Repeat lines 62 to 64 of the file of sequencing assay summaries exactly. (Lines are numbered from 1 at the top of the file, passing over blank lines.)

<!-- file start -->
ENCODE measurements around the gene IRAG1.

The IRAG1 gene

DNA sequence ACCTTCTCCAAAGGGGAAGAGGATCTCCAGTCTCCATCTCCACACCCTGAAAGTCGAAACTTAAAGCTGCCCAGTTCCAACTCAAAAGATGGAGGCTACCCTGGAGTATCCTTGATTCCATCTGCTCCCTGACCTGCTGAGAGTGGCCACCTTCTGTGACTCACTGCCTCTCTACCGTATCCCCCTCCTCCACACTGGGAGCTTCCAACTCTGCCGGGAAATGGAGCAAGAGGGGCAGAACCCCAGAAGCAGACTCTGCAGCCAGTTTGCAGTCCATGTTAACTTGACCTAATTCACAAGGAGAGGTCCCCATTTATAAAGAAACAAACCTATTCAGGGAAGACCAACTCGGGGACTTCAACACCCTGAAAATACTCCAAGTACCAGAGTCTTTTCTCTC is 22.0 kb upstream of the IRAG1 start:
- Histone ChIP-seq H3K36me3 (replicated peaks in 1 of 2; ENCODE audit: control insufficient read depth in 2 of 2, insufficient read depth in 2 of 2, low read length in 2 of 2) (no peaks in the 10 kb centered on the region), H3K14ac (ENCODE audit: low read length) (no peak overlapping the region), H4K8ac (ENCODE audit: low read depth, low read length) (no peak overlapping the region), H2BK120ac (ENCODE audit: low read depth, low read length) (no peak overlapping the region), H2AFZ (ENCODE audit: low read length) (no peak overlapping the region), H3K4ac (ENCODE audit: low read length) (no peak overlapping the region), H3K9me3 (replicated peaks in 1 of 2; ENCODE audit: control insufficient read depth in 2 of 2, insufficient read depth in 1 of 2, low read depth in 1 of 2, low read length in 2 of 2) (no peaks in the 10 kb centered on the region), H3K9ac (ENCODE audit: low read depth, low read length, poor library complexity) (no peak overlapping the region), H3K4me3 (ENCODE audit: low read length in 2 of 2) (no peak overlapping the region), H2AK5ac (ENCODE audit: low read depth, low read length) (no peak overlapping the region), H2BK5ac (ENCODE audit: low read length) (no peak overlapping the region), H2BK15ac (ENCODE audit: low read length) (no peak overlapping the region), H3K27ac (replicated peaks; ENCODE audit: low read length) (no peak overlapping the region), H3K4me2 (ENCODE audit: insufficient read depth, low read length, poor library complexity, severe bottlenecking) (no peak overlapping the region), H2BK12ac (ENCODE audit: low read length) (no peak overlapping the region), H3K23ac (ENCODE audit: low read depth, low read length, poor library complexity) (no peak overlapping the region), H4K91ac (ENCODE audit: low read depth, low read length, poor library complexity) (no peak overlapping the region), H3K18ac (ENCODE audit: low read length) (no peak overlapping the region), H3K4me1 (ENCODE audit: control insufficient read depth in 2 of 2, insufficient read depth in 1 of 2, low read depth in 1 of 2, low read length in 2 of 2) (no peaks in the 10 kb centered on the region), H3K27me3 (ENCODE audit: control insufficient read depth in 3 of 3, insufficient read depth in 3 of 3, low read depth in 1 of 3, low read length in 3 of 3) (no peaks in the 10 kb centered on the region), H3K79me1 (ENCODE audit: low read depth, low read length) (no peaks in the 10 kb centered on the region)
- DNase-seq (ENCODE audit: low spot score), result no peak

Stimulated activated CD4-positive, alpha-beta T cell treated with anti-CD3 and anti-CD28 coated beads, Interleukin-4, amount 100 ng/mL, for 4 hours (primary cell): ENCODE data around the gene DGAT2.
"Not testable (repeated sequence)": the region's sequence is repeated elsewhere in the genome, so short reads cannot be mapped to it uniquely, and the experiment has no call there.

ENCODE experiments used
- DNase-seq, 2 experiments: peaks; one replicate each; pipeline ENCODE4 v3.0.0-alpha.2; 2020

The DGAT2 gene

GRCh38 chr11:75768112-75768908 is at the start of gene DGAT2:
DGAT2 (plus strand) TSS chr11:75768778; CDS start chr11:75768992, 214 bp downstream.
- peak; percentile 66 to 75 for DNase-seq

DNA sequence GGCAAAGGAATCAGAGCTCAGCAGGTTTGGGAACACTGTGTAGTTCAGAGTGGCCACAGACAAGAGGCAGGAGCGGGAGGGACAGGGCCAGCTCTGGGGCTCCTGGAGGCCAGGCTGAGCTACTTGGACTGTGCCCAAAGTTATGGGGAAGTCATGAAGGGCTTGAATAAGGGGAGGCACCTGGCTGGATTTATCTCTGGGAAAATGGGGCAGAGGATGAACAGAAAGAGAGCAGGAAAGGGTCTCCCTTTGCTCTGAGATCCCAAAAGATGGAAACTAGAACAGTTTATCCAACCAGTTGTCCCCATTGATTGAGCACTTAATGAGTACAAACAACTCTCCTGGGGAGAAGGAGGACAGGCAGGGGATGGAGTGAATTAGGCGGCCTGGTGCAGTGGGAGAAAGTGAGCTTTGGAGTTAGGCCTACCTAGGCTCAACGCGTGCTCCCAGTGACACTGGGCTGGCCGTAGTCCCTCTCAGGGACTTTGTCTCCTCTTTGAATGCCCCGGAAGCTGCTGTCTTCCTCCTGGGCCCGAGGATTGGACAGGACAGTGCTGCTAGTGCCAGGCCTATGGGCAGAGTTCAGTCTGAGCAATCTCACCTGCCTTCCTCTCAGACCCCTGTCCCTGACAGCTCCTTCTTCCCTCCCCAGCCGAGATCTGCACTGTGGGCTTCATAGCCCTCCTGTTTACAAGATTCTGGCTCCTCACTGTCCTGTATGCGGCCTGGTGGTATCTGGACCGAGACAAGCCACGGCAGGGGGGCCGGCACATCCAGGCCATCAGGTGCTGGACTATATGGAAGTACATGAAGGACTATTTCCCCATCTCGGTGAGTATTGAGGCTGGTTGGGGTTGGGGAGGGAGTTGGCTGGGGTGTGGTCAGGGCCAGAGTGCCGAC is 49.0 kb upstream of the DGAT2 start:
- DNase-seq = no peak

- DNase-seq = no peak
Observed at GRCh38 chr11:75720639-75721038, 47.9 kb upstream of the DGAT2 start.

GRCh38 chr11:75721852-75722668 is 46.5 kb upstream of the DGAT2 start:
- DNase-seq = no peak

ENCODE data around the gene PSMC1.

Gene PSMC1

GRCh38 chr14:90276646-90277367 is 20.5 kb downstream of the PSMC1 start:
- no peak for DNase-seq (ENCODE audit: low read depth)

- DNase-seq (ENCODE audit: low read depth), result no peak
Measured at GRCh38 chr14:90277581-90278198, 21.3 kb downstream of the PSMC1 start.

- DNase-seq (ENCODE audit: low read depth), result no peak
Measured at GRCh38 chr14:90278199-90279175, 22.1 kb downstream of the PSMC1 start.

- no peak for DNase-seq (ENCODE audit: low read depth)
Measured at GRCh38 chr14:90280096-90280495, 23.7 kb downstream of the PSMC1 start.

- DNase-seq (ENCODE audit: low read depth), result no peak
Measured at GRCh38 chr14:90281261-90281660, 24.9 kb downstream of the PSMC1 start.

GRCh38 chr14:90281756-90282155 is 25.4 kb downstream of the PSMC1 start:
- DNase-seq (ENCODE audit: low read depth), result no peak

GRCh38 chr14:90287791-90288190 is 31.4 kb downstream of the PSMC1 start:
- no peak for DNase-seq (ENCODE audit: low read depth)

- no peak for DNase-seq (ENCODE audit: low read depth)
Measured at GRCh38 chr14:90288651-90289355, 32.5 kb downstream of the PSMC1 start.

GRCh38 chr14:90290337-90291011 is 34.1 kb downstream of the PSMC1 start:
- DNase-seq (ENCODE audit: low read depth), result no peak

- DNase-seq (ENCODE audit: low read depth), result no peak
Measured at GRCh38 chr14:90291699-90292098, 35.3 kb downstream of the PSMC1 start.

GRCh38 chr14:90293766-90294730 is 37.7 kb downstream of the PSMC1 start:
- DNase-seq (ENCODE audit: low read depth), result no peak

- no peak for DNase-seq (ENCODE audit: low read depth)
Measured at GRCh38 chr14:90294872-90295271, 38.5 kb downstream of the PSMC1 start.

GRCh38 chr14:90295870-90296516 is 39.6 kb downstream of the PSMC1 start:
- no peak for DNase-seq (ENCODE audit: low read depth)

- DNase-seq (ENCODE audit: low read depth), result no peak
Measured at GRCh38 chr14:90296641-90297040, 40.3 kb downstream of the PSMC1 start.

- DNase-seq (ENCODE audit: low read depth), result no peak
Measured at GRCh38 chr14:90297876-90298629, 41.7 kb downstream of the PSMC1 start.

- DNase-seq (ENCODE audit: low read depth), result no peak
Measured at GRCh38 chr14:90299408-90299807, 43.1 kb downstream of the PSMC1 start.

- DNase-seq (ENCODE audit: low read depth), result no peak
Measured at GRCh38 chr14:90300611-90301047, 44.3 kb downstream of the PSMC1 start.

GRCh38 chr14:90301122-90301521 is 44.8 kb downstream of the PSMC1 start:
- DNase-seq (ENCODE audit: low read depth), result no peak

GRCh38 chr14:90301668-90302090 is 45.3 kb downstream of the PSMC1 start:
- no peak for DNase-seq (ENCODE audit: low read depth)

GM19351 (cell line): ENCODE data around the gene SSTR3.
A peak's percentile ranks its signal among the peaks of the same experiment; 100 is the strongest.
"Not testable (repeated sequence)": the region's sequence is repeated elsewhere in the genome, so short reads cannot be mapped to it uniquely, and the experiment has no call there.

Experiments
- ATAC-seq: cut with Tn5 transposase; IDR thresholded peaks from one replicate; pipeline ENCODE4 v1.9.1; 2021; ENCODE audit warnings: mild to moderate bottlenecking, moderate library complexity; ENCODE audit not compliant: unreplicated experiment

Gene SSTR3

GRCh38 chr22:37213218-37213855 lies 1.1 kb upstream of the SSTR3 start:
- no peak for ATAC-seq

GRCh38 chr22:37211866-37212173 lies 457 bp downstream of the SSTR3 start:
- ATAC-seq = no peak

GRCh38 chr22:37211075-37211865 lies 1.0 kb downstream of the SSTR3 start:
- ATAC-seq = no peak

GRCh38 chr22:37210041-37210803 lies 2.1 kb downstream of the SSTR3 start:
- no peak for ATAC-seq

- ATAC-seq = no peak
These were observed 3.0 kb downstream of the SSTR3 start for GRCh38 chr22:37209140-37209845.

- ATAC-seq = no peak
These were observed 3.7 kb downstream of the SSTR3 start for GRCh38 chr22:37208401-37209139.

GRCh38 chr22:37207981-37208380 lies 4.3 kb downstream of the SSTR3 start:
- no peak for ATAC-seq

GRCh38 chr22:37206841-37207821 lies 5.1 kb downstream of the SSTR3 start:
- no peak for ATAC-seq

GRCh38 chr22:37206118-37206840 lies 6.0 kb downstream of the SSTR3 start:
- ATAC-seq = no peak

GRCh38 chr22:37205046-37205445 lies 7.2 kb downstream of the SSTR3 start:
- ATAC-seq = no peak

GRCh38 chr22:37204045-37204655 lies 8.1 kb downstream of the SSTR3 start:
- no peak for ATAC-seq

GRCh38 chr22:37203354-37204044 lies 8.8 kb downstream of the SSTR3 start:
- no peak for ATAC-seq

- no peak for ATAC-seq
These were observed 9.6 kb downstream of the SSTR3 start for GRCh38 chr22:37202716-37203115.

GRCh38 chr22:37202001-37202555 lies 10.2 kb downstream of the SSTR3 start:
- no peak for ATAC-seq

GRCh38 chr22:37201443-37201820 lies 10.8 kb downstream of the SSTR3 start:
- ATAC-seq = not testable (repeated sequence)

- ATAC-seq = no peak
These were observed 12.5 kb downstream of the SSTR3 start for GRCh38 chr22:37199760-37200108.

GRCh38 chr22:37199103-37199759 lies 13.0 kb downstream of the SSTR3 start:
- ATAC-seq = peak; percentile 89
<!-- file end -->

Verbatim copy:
"Not testable (repeated sequence)": the region's sequence is repeated elsewhere in the genome, so short reads cannot be mapped to it uniquely, and the experiment has no call there.

Experiments
- ATAC-seq: cut with Tn5 transposase; IDR thresholded peaks from one replicate; pipeline ENCODE4 v1.9.1; 2021; ENCODE audit warnings: mild to moderate bottlenecking, moderate library complexity; ENCODE audit not compliant: unreplicated experiment